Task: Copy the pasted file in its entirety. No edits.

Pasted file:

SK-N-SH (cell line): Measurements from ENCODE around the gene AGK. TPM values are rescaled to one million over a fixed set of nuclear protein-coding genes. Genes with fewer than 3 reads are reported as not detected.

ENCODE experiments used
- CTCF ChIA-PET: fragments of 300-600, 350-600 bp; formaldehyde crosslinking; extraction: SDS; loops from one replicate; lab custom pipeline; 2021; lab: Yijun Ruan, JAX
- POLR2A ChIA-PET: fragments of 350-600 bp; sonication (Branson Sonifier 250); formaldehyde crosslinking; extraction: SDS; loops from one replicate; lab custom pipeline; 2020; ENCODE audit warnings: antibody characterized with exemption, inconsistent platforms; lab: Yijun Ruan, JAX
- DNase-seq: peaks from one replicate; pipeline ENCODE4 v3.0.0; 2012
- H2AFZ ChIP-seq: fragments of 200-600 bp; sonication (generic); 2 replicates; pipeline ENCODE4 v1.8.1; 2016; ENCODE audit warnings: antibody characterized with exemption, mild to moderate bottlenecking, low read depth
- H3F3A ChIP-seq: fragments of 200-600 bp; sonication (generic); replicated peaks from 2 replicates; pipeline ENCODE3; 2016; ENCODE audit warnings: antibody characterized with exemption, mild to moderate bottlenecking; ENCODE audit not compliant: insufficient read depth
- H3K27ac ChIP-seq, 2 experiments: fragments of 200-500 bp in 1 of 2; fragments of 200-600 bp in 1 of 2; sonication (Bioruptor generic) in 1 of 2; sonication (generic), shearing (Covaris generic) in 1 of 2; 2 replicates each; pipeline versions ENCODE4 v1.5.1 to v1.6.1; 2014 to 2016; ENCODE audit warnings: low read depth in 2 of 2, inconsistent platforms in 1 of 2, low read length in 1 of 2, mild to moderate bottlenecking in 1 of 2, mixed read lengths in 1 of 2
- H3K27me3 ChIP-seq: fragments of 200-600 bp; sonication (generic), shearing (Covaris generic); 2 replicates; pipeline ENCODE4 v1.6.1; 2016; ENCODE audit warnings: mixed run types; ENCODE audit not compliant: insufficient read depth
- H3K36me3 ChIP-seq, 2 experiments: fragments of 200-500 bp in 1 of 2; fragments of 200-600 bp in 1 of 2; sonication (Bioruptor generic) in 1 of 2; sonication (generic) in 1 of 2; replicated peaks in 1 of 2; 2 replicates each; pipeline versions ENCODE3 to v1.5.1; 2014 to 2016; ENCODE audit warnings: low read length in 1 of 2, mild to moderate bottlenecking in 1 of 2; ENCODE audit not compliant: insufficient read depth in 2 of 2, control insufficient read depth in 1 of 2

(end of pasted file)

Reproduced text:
SK-N-SH (cell line): Measurements from ENCODE around the gene AGK. TPM values are rescaled to one million over a fixed set of nuclear protein-coding genes. Genes with fewer than 3 reads are reported as not detected.

ENCODE experiments used
- CTCF ChIA-PET: fragments of 300-600, 350-600 bp; formaldehyde crosslinking; extraction: SDS; loops from one replicate; lab custom pipeline; 2021; lab: Yijun Ruan, JAX
- POLR2A ChIA-PET: fragments of 350-600 bp; sonication (Branson Sonifier 250); formaldehyde crosslinking; extraction: SDS; loops from one replicate; lab custom pipeline; 2020; ENCODE audit warnings: antibody characterized with exemption, inconsistent platforms; lab: Yijun Ruan, JAX
- DNase-seq: peaks from one replicate; pipeline ENCODE4 v3.0.0; 2012
- H2AFZ ChIP-seq: fragments of 200-600 bp; sonication (generic); 2 replicates; pipeline ENCODE4 v1.8.1; 2016; ENCODE audit warnings: antibody characterized with exemption, mild to moderate bottlenecking, low read depth
- H3F3A ChIP-seq: fragments of 200-600 bp; sonication (generic); replicated peaks from 2 replicates; pipeline ENCODE3; 2016; ENCODE audit warnings: antibody characterized with exemption, mild to moderate bottlenecking; ENCODE audit not compliant: insufficient read depth
- H3K27ac ChIP-seq, 2 experiments: fragments of 200-500 bp in 1 of 2; fragments of 200-600 bp in 1 of 2; sonication (Bioruptor generic) in 1 of 2; sonication (generic), shearing (Covaris generic) in 1 of 2; 2 replicates each; pipeline versions ENCODE4 v1.5.1 to v1.6.1; 2014 to 2016; ENCODE audit warnings: low read depth in 2 of 2, inconsistent platforms in 1 of 2, low read length in 1 of 2, mild to moderate bottlenecking in 1 of 2, mixed read lengths in 1 of 2
- H3K27me3 ChIP-seq: fragments of 200-600 bp; sonication (generic), shearing (Covaris generic); 2 replicates; pipeline ENCODE4 v1.6.1; 2016; ENCODE audit warnings: mixed run types; ENCODE audit not compliant: insufficient read depth
- H3K36me3 ChIP-seq, 2 experiments: fragments of 200-500 bp in 1 of 2; fragments of 200-600 bp in 1 of 2; sonication (Bioruptor generic) in 1 of 2; sonication (generic) in 1 of 2; replicated peaks in 1 of 2; 2 replicates each; pipeline versions ENCODE3 to v1.5.1; 2014 to 2016; ENCODE audit warnings: low read length in 1 of 2, mild to moderate bottlenecking in 1 of 2; ENCODE audit not compliant: insufficient read depth in 2 of 2, control insufficient read depth in 1 of 2